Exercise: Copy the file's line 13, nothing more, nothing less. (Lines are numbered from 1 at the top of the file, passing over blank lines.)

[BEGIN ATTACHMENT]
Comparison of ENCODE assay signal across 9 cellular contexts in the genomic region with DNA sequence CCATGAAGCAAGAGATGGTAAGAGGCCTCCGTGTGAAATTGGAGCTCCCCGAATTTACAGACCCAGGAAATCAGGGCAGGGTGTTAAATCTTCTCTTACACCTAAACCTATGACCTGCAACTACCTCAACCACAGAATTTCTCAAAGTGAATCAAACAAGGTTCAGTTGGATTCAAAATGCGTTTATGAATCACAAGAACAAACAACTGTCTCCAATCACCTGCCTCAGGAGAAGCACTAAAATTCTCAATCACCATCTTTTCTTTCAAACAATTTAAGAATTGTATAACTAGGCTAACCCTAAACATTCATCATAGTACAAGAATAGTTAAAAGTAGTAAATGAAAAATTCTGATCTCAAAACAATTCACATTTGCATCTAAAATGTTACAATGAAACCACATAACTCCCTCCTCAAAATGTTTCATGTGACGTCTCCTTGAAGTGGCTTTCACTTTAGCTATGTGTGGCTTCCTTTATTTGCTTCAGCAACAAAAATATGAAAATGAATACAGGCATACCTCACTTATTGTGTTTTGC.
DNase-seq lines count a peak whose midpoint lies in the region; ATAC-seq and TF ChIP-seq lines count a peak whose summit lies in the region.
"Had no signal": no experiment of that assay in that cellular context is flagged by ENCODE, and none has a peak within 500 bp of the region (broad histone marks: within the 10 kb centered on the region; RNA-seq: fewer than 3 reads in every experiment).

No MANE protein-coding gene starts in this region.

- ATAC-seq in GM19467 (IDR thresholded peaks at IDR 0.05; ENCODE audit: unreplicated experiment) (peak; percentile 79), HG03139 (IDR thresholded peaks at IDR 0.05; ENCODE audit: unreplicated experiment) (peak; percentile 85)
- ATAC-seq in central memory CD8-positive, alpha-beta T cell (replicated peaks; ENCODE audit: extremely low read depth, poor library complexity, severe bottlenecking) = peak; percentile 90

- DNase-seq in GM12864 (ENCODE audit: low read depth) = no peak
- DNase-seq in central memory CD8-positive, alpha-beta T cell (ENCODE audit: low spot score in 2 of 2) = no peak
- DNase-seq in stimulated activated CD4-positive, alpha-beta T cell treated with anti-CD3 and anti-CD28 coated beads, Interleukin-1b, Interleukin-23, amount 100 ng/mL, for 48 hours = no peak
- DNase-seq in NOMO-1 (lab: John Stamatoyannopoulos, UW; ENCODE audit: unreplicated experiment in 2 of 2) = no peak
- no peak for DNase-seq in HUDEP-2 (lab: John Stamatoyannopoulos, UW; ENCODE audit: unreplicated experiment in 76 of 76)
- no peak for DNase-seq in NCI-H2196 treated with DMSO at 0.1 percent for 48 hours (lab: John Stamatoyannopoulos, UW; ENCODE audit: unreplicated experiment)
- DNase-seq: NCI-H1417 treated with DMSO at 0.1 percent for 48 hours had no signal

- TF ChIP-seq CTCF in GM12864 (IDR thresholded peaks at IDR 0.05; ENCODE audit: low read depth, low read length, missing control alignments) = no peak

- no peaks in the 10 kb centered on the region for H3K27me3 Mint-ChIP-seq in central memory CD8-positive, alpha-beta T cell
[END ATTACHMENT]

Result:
- DNase-seq: NCI-H1417 treated with DMSO at 0.1 percent for 48 hours had no signal